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John Pilger Great Witness Photographers
Last month we finally got to watch Lee Daniels’ film ‘The Butler’. It was a thought provoking film with several powerful scenes and performances. Throughout the film I couldn’t stop thinking about a photo I’d seen years ago at an exhibition in the Barbican.

The exhibition was ‘Reporting the World: John Pilger’s Great Eyewitness Photographers’ . I have always had mixed feelings on photo journalism. As a genre, I have continued to find the ethics behind it quite problematic. The effects and implications that come when a western camera enters into a troubled environment where passions are running high, is something that particularly concerns me. I remember listening to a James Nachtwey interview where he too asked the question, about whether a particularly horrific event he had witnessed would have happened had he not been there with his camera?

Despite my reservations, there are events and stories occurring everyday that the world needs to hear about and journalists and photographers put themselves at risk to ensure that some of these stories are seen and heard. Just this week we heard of a second beheading of an American journalist by ISIS. It is a somber and very sad reminder of the danger and risks that are taken to bring us the stories and events from around the world, and for that they must be respected.

The book from the exhibition is pretty old now, I’m too scared to investigate exactly how old but I imagine it’s around ten years old. It presents a series of photographs dating from the seventies up until the early noughties (yes, the early noughties really was over ten years ago!). The collection includes an eclectic mix of photographs depicting troubled regions from around the globe, tackling subjects from the UK miners’ strikes to the occupation of East Timor.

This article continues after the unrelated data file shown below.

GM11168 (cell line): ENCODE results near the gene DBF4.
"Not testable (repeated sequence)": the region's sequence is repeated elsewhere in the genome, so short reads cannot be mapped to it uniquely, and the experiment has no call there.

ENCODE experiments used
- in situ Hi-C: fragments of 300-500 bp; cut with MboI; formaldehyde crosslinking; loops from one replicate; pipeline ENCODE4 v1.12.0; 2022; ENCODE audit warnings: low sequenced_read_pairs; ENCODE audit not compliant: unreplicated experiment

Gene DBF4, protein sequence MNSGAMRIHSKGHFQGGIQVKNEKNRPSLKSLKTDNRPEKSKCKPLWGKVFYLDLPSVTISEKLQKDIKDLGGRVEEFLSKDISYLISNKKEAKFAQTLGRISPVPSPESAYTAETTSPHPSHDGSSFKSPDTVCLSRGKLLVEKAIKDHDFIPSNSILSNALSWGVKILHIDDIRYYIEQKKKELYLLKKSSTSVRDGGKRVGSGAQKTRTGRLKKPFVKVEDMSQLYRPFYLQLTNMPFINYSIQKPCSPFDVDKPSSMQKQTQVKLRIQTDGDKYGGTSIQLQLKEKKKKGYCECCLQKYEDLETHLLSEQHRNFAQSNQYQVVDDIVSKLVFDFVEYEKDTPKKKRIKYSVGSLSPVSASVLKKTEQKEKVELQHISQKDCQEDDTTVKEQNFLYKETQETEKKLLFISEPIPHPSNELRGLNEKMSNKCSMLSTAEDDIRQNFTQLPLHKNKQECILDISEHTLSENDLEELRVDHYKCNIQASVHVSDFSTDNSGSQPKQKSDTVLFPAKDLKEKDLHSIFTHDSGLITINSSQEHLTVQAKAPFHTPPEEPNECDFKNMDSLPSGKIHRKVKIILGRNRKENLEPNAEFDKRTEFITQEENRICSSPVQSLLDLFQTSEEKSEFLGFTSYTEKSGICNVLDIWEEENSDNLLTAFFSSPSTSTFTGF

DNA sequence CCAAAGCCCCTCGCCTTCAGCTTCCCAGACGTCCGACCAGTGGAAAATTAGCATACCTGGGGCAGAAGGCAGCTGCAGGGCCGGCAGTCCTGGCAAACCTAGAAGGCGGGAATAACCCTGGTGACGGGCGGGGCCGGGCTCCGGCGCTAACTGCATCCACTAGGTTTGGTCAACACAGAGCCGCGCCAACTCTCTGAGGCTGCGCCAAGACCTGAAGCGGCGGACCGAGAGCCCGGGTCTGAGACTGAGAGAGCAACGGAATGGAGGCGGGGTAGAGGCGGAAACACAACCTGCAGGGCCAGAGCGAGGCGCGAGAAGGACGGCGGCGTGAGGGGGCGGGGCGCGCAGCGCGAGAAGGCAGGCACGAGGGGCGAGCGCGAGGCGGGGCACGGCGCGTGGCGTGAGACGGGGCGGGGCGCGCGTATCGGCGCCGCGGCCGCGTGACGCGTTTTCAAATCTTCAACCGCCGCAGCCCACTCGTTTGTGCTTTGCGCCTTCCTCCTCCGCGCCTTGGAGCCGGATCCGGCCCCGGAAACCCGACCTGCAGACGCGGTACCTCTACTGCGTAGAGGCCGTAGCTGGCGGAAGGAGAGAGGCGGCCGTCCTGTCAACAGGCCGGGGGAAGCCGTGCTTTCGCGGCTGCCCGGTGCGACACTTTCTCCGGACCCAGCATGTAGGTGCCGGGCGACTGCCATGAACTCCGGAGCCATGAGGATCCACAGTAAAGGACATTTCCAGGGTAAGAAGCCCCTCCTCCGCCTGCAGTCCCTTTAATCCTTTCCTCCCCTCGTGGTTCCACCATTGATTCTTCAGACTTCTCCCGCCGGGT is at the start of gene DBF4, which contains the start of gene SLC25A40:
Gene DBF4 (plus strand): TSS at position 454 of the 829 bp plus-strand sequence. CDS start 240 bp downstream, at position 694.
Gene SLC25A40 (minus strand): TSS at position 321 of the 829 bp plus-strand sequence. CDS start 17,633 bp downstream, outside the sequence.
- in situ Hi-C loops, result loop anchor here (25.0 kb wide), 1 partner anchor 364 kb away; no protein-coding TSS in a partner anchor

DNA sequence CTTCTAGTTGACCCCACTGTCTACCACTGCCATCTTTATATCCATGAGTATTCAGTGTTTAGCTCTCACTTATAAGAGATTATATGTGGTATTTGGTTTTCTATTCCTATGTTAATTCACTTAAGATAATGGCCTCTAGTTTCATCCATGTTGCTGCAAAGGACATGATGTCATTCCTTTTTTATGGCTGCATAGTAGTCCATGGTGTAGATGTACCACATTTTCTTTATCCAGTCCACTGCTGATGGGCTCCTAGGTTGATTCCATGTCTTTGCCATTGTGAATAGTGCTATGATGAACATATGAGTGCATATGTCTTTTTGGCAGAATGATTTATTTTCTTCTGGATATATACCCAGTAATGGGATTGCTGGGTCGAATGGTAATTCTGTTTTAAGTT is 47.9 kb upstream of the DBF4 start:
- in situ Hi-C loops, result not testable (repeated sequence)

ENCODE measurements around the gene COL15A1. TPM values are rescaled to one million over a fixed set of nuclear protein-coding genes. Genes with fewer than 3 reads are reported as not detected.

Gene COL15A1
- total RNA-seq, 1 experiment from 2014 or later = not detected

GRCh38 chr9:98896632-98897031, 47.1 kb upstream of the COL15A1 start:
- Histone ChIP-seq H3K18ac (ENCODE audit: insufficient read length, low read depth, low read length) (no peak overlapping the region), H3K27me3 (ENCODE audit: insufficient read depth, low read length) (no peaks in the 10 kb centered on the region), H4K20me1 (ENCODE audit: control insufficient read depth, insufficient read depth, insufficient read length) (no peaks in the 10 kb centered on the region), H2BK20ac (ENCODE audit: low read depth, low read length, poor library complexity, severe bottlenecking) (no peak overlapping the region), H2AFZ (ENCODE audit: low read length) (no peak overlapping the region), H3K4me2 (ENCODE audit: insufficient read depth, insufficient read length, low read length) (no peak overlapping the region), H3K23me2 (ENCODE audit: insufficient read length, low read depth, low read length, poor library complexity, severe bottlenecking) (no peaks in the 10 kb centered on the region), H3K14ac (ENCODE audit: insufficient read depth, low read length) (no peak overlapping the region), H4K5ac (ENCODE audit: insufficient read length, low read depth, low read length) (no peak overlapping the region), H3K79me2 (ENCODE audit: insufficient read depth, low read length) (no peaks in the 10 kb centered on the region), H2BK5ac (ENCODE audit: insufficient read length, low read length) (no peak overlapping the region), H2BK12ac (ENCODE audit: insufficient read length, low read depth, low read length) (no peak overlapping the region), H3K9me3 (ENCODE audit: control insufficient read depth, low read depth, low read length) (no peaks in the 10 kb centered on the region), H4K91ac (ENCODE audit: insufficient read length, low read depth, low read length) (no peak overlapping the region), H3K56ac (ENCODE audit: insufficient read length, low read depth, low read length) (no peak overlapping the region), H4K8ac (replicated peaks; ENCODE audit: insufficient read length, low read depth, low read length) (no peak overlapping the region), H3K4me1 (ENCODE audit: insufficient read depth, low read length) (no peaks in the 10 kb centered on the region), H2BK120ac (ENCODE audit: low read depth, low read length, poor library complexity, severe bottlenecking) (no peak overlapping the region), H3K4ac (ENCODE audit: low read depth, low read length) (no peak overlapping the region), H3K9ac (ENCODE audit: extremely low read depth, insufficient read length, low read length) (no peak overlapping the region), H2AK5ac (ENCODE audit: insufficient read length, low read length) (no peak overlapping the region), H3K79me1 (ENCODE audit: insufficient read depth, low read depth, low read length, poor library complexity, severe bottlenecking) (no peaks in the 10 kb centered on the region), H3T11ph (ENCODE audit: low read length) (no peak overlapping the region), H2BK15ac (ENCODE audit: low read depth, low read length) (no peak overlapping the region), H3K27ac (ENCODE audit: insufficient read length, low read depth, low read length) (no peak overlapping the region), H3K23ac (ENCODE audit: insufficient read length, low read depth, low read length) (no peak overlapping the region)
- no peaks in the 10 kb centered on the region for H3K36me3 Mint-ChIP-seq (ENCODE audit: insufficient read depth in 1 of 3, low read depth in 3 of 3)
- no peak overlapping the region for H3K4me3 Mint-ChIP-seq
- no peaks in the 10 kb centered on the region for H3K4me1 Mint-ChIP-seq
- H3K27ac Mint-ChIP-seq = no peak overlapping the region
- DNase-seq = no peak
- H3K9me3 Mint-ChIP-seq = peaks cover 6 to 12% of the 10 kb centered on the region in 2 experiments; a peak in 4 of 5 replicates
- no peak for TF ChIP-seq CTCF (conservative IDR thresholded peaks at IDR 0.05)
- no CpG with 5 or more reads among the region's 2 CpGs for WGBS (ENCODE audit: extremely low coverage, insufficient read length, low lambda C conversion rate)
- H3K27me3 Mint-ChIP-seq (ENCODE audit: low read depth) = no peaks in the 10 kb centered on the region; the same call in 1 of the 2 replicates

There are a number of images that have stayed with me from this exhibition and book but the image evoked by the scenes from ‘The Butler’ has continually stuck with me. The photograph depicts a middle aged woman holding a banner saying “nigger don’t you wish you were white”, behind her stand two young girls, which I always interpreted as being her daughters, though there is no background information to support this assumption.

I still remember how this image struck me when I first saw it and it still does to this day. To me, seeing this determined and proud looking woman unashamedly holding her deeply offensive banner with such intent is as shocking as it is disturbing. The photo on the adjacent page shows an unemployed black man with two children in a Harlem “slum”. On another preceding page we see two photographs of a young black boy being man-handled by a Mississippi policeman as he wrestles an American flag off him.

It’s hard (for me), to imagine a time when people exhibited such seemingly ignorant, outrageous and plainly wrong behaviour in such a bold and proud manner. I can never look at this picture without questioning what the lady and even the girls in the background would and do think of this photo today. And then I can’t help but wonder what prejudices and discrimination we continue to boldly exhibit here and now, that the generations to come will look back on with equal disgust and embarrassment.